Seismicity from wastewater disposal declines, but new study links a few quakes to hydraulic fracturing

Induced Seismicity Update

Published
American Association of Petroleum Geologists (AAPG)

The good news is that the number of injection-triggered earthquakes hitting Oklahoma is dropping. However, it is unclear what share of the drop is caused by state-mandated reductions in injection volumes and how much reflects the — temporary — drop in oil prices and production. Another question hanging over Oklahoma oil and gas operations is whether some of the earthquakes are caused by hydraulic fracturing.

Oklahoma had less than 200 earthquakes (greater than magnitude, M 3.0) in June. That is a monumental drop from the high of 761 earthquakes recorded in June 2015, although it is still a huge number. These earthquakes are generally tied to injection of wastewater, and wastewater disposal volumes have fallen with the drop in oil production that started in 2014. In addition, 2015 directives from the Oklahoma Corporation Commission (OCC) have reduced injection volumes. Injection volumes in Oklahoma in mid-2016 are 1 million barrels/day less than in 2015.

South-central Kansas has seen a similar reduction in earthquakes, but from a lower baseline, as the state has restricted wastewater injection. The U.S. Geological Survey (USGS) recorded 11 quakes in south-central Kansas in the first half of 2016 compared to 48 quakes in the last half of 2014.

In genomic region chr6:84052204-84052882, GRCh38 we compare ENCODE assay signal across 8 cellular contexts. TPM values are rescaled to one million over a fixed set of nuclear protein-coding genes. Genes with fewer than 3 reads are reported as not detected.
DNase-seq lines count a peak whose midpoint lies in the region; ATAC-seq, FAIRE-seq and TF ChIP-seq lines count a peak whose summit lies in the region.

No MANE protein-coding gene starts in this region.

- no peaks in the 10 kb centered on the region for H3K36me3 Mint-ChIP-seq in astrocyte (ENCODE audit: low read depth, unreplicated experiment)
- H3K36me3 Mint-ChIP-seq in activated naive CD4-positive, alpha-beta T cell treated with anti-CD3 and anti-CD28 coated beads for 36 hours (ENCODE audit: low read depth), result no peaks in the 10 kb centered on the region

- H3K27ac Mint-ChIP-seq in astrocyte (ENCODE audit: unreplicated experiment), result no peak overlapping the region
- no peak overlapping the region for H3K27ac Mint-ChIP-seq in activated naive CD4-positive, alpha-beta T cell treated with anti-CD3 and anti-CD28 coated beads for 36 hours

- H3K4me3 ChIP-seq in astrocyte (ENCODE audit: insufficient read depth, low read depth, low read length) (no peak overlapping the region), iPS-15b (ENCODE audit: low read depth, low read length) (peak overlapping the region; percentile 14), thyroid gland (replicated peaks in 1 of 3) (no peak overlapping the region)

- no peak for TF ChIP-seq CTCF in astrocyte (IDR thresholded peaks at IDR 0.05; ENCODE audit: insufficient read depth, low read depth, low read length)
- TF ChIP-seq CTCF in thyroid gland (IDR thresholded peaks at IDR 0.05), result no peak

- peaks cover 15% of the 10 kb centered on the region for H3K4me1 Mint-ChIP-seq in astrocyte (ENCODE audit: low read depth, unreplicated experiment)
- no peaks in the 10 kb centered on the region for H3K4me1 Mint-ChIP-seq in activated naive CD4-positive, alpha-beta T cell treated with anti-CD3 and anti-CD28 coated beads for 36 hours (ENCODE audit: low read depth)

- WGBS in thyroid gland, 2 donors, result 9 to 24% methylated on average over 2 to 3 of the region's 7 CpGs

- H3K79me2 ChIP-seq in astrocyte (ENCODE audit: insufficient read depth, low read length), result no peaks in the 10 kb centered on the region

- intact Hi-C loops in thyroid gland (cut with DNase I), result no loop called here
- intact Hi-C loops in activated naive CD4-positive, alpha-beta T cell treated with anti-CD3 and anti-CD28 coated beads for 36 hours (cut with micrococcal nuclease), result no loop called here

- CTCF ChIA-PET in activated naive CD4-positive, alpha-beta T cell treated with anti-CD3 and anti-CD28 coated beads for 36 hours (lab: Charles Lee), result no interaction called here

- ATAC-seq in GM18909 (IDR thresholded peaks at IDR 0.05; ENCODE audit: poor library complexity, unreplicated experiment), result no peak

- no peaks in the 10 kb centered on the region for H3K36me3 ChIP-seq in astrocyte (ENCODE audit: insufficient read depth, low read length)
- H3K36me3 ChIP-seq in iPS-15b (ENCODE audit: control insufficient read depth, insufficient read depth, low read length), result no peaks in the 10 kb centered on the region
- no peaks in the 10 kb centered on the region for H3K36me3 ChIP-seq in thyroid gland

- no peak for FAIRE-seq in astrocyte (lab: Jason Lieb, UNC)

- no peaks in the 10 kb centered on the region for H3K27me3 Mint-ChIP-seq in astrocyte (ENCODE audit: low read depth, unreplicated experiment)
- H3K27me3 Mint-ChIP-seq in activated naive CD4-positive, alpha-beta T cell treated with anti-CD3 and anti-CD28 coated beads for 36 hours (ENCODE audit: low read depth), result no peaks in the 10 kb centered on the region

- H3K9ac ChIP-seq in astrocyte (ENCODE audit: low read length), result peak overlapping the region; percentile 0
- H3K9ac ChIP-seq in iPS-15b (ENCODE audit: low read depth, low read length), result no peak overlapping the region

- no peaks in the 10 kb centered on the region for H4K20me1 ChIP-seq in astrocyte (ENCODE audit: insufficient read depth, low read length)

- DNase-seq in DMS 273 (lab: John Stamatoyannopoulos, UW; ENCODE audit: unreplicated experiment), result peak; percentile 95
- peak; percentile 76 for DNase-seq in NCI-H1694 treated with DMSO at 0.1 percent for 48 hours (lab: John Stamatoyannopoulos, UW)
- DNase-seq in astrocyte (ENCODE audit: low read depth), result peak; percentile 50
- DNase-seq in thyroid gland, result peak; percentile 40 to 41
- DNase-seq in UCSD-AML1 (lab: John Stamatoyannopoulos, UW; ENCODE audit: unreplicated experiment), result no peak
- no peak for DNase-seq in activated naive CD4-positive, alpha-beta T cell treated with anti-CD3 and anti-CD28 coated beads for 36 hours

Hydraulic fracturing induced earthquakes though rare are documented in Oklahoma, Ohio, Pennsylvania and Canada. Perhaps a handful of earthquakes caused by hydraulic fracturing are documented in Oklahoma, whereas the number of quakes attributed to wastewater injection is in the hundreds. However, earthquakes recently occurred in an area near hydraulically fractured wells but more than 20 miles from any high-volume wastewater injection wells. Given that fluids or pressure pulses — from injection or hydraulic fracturing — can rapidly travel long distances additional studies are needed to clarify the source of the seismicity.

Another indication of the hydraulic fracturing –earthquake connection comes from a recent report by G. M. Atkinson and others in Seismological Research Letters, which found some earthquakes that show a strong spatiotemporal correlation to hydraulic fracturing in the Western Canada Sedimentary Basin of Alberta and British Columbia. More than half of earthquakes with M≥3 were associated with hydraulic fracturing and 39 of 12,289 hydraulically fractured wells correlated with earthquakes of M ≥3 (highest magnitude earthquake associated with these wells was M=4.6). The 39 wells represent only 0.2 percent of hydraulically fractured wells and include about a half dozen previously documented earthquake-hydraulic fracturing correlations.

Over the past several years, states and the USGS have installed dozens of new sensors to enhance the coverage and precision of existing seismic networks. These improved systems allow scientists to more accurately pinpoint the origin of the earthquakes and work toward explaining how fluid injection causes earthquakes.

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